Ask NASA Climate | February 8, 2010, 16:00 PST
Agents of global warming
Molecules laid bare
The Earth is a bit like the human body; its temperature is very finely balanced, and when it gets slightly out of whack big things can happen. In the case of our home planet, gases in the atmosphere play a vital role in maintaining this delicate equilibrium, by balancing the absorption and emission of all the electromagnetic radiation (microwaves, infrared waves, ultraviolet light and visible light, for example) reaching the surface of the Earth.
As we reported recently, the Earth is getting warmer. Scientists believe the main driver behind this warming trend is rising levels of man-made greenhouse gases; these gases, which we pump out into the air, act to trap heat radiation near the surface of the Earth that would otherwise be sent back out into space. Carbon dioxide (CO2) is the Paris Hilton of greenhouse gases, and gets a lot of face time because its concentration in the atmosphere has increased relatively rapidly since the Industrial Revolution. But methane, nitrous oxide, hydrofluorocarbons (HFCs), chlorofluorocarbons (CFCs) and perfluorocarbons (PFCs) are also important agents of global warming — some of them are actually much more potent than CO2 and they stick around for hundreds to thousands of years longer. This has some scientists concerned that these B-listers could actually impact global temperatures significantly more than CO2.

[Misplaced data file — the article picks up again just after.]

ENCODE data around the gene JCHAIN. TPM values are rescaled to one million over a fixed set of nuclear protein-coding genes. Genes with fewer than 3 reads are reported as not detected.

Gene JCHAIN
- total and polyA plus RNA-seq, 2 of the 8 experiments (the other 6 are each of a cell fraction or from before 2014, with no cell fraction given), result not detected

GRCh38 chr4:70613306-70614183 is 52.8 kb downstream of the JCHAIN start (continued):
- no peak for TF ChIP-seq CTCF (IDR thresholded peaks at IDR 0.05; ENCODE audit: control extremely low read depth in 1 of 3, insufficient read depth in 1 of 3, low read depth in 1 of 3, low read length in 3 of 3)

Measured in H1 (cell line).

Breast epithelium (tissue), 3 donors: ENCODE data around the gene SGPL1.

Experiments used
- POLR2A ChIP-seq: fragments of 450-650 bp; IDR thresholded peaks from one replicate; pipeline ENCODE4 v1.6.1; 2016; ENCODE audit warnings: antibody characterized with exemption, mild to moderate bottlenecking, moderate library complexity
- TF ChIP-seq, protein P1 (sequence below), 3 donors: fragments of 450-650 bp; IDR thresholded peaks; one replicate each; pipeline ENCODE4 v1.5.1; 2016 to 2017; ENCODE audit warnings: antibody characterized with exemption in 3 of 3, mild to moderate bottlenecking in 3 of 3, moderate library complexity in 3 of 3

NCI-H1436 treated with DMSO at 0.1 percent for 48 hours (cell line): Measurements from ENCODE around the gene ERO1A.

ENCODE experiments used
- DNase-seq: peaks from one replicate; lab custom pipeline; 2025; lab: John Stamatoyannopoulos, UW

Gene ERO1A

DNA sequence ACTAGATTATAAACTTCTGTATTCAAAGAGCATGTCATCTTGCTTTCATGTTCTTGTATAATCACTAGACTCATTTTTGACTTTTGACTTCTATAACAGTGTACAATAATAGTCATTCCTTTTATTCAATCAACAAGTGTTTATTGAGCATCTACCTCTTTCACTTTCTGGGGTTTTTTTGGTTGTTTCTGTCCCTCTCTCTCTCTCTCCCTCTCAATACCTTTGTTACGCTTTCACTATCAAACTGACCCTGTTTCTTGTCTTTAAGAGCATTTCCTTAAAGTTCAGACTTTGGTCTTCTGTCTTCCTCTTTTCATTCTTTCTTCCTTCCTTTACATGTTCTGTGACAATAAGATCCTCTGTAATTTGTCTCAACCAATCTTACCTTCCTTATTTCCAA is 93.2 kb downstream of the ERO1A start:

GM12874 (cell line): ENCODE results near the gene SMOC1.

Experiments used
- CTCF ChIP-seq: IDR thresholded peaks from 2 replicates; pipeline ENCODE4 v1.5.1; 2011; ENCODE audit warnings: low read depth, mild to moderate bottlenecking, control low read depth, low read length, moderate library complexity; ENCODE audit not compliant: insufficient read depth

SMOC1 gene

In a new paper, Partha Bera and colleagues at NASA Ames Research Center and Purdue University put these gases under the microscope to find out exactly why they are such powerful heat trappers. They focus on CFCs, HFCs and PFCs — all chemicals containing the atoms fluorine or chlorine — that are used in medicine, fridges and as solvents, among other things. By probing the molecular structure of these compounds, they have found that molecules containing several fluorine atoms are especially strong greenhouse gases, for two reasons. First, unlike many other atmospheric molecules, they can absorb radiation that makes it through our atmosphere from space. Second, they absorb the radiation (trap the heat) very efficiently, because of the nature of the fluorine bonds inside them. (In technical terms, fluorine atoms create a larger separation of electric charge within the molecule, and this helps the molecular bonds absorb electromagnetic radiation more effectively.) HFCs and other fluorine-based gases have been called “the worst greenhouse gases you’ve never heard of.” Now we know why.
Until now, scientists had not looked in detail at the underlying physical or chemical causes that make some molecules better global warmers than others. Bera and colleagues say that their work should help improve our “understanding [of] the physical characteristics of greenhouse gases, and specifically what makes an efficient greenhouse gas on a molecular level.” They hope their findings will be used by industry to develop more environmentally-friendly materials.